Digital signatures will protect identity

Over the last two years, professionals have been plagued by a spate of
identity thefts, as criminals have sought to use their names to sign off bogus
accounts, and most recently to file fake administration orders.

Companies House has taken steps to ensure that filings it receives are
legitimate, by using its Protected Online Filing (PROOF) system, which uses
passwords to ensure that all documents filed are protected.

This system, however, is not yet 100% perfect, the most recent example being
the filing of malicious administration orders against four listed companies by
fraudsters posing as administrators.

Given the ongoing activity, is there anything accountants can do themselves
to protect their identities and the documents in the public domain that carry
their sign-off?

Stephen Partridge, business development manager at Adobe, believes there is –
using digital signatures.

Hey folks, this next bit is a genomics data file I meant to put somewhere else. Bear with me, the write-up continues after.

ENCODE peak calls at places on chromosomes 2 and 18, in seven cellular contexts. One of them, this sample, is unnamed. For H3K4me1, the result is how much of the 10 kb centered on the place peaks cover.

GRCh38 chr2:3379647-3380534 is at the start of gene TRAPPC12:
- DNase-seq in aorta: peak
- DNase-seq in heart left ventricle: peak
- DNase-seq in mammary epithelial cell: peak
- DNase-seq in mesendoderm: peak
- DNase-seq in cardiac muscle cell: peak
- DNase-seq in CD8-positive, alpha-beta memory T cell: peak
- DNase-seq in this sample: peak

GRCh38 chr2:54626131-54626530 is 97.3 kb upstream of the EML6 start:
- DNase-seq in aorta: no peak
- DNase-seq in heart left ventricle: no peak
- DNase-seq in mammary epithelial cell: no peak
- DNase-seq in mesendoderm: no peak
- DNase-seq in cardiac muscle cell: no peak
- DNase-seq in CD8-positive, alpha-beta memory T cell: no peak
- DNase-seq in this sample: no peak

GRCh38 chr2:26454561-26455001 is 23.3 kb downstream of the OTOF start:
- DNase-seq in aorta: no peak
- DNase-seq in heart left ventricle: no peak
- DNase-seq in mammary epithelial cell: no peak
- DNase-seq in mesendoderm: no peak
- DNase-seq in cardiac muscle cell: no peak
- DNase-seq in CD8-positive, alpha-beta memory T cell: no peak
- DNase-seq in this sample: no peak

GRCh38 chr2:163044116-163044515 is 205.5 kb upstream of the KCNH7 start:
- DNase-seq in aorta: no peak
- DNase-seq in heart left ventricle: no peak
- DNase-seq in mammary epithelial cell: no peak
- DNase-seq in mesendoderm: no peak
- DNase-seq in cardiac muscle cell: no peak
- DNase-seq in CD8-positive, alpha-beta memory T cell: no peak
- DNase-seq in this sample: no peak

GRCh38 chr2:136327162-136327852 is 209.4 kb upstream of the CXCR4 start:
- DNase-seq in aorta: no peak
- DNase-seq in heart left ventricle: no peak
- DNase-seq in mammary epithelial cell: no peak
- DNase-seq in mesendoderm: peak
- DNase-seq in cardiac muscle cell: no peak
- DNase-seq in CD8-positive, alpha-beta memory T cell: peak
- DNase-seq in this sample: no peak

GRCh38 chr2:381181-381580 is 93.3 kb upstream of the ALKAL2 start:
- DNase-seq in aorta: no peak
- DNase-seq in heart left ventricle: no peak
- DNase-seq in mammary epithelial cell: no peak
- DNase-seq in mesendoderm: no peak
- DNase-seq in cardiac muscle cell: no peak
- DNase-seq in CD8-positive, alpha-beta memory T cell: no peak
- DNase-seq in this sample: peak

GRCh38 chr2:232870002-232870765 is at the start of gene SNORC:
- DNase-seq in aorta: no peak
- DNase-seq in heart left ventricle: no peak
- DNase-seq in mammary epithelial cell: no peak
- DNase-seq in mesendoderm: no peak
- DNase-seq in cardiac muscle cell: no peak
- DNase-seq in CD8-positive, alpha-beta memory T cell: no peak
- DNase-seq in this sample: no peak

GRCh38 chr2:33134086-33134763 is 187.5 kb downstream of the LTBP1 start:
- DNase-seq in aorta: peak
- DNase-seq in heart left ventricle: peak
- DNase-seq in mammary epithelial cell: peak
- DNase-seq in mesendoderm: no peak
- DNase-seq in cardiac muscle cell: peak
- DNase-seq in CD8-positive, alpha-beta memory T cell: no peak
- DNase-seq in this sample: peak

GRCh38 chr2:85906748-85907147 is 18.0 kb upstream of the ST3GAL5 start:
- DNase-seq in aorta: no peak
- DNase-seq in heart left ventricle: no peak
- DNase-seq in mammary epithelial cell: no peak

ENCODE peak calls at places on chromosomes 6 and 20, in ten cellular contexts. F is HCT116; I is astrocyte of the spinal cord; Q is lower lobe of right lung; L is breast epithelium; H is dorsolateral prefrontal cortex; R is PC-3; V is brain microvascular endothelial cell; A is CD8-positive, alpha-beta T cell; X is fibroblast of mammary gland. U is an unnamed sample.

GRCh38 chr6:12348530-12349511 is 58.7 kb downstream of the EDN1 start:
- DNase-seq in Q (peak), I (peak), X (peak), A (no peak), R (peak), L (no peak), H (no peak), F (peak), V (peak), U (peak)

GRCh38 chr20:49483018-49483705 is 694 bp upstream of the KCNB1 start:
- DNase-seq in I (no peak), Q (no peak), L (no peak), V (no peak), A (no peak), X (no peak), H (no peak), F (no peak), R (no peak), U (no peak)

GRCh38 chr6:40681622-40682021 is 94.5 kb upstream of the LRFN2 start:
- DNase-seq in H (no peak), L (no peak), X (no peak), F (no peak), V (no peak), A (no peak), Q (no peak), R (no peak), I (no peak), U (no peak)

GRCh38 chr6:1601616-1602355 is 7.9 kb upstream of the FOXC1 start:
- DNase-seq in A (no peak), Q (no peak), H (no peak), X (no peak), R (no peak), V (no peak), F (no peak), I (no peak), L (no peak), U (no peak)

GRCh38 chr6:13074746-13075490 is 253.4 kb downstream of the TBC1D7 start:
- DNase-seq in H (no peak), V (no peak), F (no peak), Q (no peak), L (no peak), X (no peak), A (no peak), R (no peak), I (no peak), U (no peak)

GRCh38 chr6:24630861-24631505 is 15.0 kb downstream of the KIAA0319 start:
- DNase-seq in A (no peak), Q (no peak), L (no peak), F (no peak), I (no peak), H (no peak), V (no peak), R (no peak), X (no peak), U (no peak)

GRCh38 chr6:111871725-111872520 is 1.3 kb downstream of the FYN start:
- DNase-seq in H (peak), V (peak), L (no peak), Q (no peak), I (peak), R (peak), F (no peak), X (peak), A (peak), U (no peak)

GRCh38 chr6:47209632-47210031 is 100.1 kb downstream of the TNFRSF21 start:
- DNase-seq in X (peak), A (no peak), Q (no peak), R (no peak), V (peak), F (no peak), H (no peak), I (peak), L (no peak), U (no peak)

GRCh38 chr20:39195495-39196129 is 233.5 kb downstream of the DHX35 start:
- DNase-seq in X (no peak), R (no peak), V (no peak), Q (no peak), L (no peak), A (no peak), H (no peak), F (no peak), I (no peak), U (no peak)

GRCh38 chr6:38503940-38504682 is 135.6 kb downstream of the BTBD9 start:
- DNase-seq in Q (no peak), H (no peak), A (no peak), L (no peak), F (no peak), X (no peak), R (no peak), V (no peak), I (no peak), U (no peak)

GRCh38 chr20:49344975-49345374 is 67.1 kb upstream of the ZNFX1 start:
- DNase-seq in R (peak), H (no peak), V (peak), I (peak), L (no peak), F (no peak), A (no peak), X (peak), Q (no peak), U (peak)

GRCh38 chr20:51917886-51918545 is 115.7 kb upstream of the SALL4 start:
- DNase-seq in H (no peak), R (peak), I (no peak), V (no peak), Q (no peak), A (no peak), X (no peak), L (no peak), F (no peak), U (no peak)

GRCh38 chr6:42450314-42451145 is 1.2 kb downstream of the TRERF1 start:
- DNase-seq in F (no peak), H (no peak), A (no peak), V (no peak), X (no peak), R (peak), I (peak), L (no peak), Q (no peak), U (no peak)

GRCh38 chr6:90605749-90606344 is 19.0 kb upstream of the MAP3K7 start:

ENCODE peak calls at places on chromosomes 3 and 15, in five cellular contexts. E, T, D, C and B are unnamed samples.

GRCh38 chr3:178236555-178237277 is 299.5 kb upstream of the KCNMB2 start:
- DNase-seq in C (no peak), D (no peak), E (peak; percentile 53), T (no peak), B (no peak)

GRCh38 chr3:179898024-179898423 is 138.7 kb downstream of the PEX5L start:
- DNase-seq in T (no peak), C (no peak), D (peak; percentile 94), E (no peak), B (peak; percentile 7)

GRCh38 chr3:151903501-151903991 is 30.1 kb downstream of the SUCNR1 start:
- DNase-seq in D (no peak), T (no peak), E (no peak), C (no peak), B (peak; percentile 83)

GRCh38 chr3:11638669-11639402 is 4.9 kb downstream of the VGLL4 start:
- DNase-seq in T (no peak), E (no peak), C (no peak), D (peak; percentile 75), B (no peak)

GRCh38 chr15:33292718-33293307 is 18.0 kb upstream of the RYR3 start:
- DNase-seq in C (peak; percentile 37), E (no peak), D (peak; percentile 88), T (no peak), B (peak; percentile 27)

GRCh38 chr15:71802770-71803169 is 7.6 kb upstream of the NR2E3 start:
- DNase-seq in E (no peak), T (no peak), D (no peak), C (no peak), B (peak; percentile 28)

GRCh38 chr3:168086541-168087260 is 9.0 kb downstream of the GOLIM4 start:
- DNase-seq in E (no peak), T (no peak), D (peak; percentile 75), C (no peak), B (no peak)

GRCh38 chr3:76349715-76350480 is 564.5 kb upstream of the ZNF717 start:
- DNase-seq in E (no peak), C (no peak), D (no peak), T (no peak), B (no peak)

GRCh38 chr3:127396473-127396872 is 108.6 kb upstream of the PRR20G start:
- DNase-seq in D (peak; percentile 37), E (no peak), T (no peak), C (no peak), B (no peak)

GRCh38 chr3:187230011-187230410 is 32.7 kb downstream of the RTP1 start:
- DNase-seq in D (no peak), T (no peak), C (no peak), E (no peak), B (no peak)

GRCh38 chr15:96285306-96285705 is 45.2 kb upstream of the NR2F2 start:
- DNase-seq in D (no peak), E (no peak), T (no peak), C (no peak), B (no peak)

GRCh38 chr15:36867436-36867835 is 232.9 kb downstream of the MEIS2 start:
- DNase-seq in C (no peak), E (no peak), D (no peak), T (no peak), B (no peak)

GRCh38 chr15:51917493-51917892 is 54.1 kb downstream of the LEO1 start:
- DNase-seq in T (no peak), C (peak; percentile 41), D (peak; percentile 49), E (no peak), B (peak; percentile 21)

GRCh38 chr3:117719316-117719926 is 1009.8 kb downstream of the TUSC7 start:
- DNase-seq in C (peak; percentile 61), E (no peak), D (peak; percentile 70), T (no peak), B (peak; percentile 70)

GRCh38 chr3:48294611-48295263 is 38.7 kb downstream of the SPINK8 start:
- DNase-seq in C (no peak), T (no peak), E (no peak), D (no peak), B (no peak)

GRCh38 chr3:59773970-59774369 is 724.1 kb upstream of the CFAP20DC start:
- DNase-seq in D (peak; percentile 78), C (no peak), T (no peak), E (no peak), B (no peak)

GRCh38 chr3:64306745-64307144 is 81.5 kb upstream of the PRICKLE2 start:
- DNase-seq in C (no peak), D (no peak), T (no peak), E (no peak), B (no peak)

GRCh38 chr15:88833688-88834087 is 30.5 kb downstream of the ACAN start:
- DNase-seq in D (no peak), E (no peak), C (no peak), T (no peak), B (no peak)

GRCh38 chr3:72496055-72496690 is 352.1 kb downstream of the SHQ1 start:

Digital signatures can be obtained from a number of Trusted Third Parties
(TTPs), including VeriSign, Entrust or the Post Office. This signature can be
included in filings to Companies House, and can be used with any number of
document formats, such as pdfs, scanned documents or Microsoft Office files.

A digital signature not only protects accountants, but also the users of
public documents, who have additional assurance that when a document bears an
accountant’s name, it is the accountant who has actually signed off the

This technology is particularly valuable to credit checkers and providers,
several of whom provided credit to empty shell companies, who used fake
accountant identities.

‘Recipients of the document can verify that the content has not been altered.
They can verify that the document is coming from the actual person who sent it.
If the document gets altered in any way, the digital signature will be
invalidated,’ Partridge says.

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